How to flatten the other curves

How to flatten the other curves

Dr. Trevor Hancock

19 May 2020

701 words

Everyone by now should be familiar with the graph that Dr. Bonnie Henry and others use to explain what ‘flattening the curve’ means in the Covid-19 pandemic. On the left we see a short but high peak of infections, well exceeding the capacity of the health care system to manage it, resulting in the breakdown of the system.

The lower but longer curve going off to the right shows what happens if we manage the pandemic well and spread out the impact of the disease over a longer period of time. We may get as many cases overall – although fewer, ideally – but by spreading out the impact, we can remain within the health care system’s capacity and avoid a crisis.

That same chart can also be applied to the two greatest challenges we face today. The first is an ecologically unsustainable economy and way of life that threatens to overwhelm Earth’s natural systems, leading to their collapse. The second is the obscene levels of inequality we are experiencing, which threatens to lead to social unrest, perhaps even to social collapse.

It was Bill Rees, emeritus professor of human ecology and ecological economics at UBC, who alerted us to the sustainability application of the Covid chart. In an article last month in the Tyee he used his own version of the chart to show how our present way of life might lead to societal and population collapse. The brief high peak represents the rapid increase in our collective impact on the Earth in the past 70 years or so, something that Earth system scientists have called ‘The Great Acceleration’.

As with Covid, this demand far exceeds the system’s capacity – only this time, we are talking about the Earth’s biocapacity. So far, we have only seen the ascending part of this chart. But as with any species that exceeds the carrying capacity of its ecological niche, at some point the curve reaches a peak and starts to decline; we might call it ‘The Great Deccelaration’.

As Earth systems fail and the ‘ecosystem goods and services’ that we depend upon decline, so too will societies and populations; some may even collapse. So we need to transition rapidly to the second curve, flattening our demand to fit within the Earth’s capacity to sustain us – and all other species too.

However, while I have descibed ‘our’ impact on the Earth, that impact is far from equal. High-income countries such as Canda, and rich people everywhere, take far more than our fair share of the Earth’s resources. Meanwhile, low-income countries and people living in poverty – especially in low and middle-income countries – take far less than their fair share. As a result, they lack the wealth needed to meet even their basic needs, which include clean water, sanitation, adequate food, decent shelter, basic education and health care.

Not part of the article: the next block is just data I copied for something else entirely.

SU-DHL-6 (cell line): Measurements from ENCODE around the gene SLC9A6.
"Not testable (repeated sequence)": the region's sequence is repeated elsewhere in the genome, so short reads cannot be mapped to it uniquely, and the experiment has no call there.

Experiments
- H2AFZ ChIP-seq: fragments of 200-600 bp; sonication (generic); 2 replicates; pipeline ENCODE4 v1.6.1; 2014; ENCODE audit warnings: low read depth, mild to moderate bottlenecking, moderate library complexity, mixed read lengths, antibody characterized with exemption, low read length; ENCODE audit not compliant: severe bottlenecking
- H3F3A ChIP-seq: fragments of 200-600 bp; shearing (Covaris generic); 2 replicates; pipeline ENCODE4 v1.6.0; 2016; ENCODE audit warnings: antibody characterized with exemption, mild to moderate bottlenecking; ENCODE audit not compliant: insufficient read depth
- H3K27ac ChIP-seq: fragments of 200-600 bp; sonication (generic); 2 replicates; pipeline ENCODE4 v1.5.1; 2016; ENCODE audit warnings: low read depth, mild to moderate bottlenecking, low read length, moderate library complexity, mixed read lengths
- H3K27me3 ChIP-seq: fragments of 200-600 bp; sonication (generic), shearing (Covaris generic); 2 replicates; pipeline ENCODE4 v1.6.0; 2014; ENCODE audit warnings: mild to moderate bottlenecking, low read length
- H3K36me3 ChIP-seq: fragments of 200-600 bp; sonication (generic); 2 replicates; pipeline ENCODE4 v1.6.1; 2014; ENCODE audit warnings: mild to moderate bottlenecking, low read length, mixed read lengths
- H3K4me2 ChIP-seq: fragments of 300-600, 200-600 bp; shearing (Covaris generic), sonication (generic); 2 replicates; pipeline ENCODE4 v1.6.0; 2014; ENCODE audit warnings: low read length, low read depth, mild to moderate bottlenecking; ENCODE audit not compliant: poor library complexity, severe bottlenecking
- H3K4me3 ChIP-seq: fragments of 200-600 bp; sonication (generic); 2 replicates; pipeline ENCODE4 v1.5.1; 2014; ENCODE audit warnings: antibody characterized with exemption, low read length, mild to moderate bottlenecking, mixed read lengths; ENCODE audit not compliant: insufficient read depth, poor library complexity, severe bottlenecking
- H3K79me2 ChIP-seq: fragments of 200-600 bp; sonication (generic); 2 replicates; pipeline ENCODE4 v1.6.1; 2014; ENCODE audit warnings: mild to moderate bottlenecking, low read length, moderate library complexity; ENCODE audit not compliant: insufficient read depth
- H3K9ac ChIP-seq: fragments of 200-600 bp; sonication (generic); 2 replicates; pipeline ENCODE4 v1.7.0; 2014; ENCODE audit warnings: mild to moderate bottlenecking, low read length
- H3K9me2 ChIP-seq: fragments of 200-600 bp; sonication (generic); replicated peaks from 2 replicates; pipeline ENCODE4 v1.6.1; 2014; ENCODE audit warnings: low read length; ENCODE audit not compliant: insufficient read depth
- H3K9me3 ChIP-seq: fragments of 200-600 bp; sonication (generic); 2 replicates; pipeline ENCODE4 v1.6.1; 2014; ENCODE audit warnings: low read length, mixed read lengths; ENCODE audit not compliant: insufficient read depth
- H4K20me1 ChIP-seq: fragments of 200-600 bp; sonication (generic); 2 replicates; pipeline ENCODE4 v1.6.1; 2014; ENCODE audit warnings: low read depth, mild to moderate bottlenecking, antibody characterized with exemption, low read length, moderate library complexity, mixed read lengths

Which takes me to the second challenge: Extreme inequality and poverty. I am grateful to my friend Robert Oppenheimer for suggesting that this inequality curve also needs flattening, leading to a more equitable distribution of wealth, power and resources.

The obscene level of inequality is highlighted in the annual Oxfam reports on poverty. Their 2020 report stated “the world’s 2,153 billionaires have more wealth than the 4.6 billion people who make up 60 percent of the planet’s population”.

Moreover, the gap is rapidly increasing, the 2019 report noted: “Billionaire fortunes increased by 12 percent last year – or $2.5 billion a day – while the 3.8 billion people who make up the poorest half of humanity saw their wealth decline by 11 percent”.

In this case, we can think of the ‘Covid curve’ as representing the concentration of wealth among the wealthy on the left of the curve, with very little left over for the vast bulk of people to the right of that peak. Flattening the curve means spreading the wealth out more evenly; a small wealth tax would help do that.

The wonder is that the level of inequality we observe today has not caused more social unrest than it has. Don’t count on that lasting, especially if we also fail to flatten the unsustainability curve. ‘Flattening the curve’ needs to be a key focus for society today.

© Trevor Hancock, 2020

Making a just transition to ‘One Planet’

Making a just transition to ‘One Planet’

Dr. Trevor Hancock

13 May 2020

701 words

In my last column I discussed the need “to build more sustainable and inclusive economies and societies”, as UN Secretary General António Guterres wrote in an April 28th editorial in the New York Times. Note he links sustainability to inclusiveness – the better world we seek to build, he added, is not “one that is good for only a minority of its citizens”. Because globally and in Canada we face both the massive challenge of rapid human-created changes in global ecological systems and the concurrent, and related challenge of rising inequality.

As Heather Scoffield pointed out in this newspaper on May 12th, “the pandemic economy has shown us how steadfastly the deck is stacked against low-income and precarious workers”. Hourly-paid workers – who generally have low pay, few benefits and not much job security – are now almost two-thirds of the workforce. But while low-wage employment is down 30 percent compared to a year ago, she adds, it is only down 1.3 percent among high wage earners.